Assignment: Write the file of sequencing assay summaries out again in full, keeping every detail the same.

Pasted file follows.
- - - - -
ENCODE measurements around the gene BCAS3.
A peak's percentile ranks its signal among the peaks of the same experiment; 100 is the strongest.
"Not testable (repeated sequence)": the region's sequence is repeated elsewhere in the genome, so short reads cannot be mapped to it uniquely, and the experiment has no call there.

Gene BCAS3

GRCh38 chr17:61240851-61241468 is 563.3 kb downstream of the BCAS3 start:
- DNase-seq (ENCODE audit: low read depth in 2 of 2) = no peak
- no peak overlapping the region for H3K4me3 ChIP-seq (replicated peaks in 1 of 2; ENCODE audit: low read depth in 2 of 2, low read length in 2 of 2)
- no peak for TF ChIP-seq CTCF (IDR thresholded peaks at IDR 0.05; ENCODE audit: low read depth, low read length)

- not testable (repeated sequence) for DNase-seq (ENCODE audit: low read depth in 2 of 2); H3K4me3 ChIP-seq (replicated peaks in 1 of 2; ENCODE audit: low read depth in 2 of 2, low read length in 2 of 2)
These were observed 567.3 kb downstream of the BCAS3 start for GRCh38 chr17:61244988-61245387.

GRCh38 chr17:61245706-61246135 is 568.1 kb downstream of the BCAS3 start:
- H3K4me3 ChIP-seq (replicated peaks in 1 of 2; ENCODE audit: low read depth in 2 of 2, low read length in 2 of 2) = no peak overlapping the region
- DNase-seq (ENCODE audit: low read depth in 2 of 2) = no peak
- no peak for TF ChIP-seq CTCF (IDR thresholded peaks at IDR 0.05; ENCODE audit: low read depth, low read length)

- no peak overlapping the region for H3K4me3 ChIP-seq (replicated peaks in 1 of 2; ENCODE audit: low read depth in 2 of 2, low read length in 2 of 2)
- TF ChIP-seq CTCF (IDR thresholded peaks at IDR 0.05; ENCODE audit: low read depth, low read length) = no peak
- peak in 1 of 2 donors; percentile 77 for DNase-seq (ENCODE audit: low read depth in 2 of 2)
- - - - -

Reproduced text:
ENCODE measurements around the gene BCAS3.
A peak's percentile ranks its signal among the peaks of the same experiment; 100 is the strongest.
"Not testable (repeated sequence)": the region's sequence is repeated elsewhere in the genome, so short reads cannot be mapped to it uniquely, and the experiment has no call there.

Gene BCAS3

GRCh38 chr17:61240851-61241468 is 563.3 kb downstream of the BCAS3 start:
- DNase-seq (ENCODE audit: low read depth in 2 of 2) = no peak
- no peak overlapping the region for H3K4me3 ChIP-seq (replicated peaks in 1 of 2; ENCODE audit: low read depth in 2 of 2, low read length in 2 of 2)
- no peak for TF ChIP-seq CTCF (IDR thresholded peaks at IDR 0.05; ENCODE audit: low read depth, low read length)

- not testable (repeated sequence) for DNase-seq (ENCODE audit: low read depth in 2 of 2); H3K4me3 ChIP-seq (replicated peaks in 1 of 2; ENCODE audit: low read depth in 2 of 2, low read length in 2 of 2)
These were observed 567.3 kb downstream of the BCAS3 start for GRCh38 chr17:61244988-61245387.

GRCh38 chr17:61245706-61246135 is 568.1 kb downstream of the BCAS3 start:
- H3K4me3 ChIP-seq (replicated peaks in 1 of 2; ENCODE audit: low read depth in 2 of 2, low read length in 2 of 2) = no peak overlapping the region
- DNase-seq (ENCODE audit: low read depth in 2 of 2) = no peak
- no peak for TF ChIP-seq CTCF (IDR thresholded peaks at IDR 0.05; ENCODE audit: low read depth, low read length)

- no peak overlapping the region for H3K4me3 ChIP-seq (replicated peaks in 1 of 2; ENCODE audit: low read depth in 2 of 2, low read length in 2 of 2)
- TF ChIP-seq CTCF (IDR thresholded peaks at IDR 0.05; ENCODE audit: low read depth, low read length) = no peak
- peak in 1 of 2 donors; percentile 77 for DNase-seq (ENCODE audit: low read depth in 2 of 2)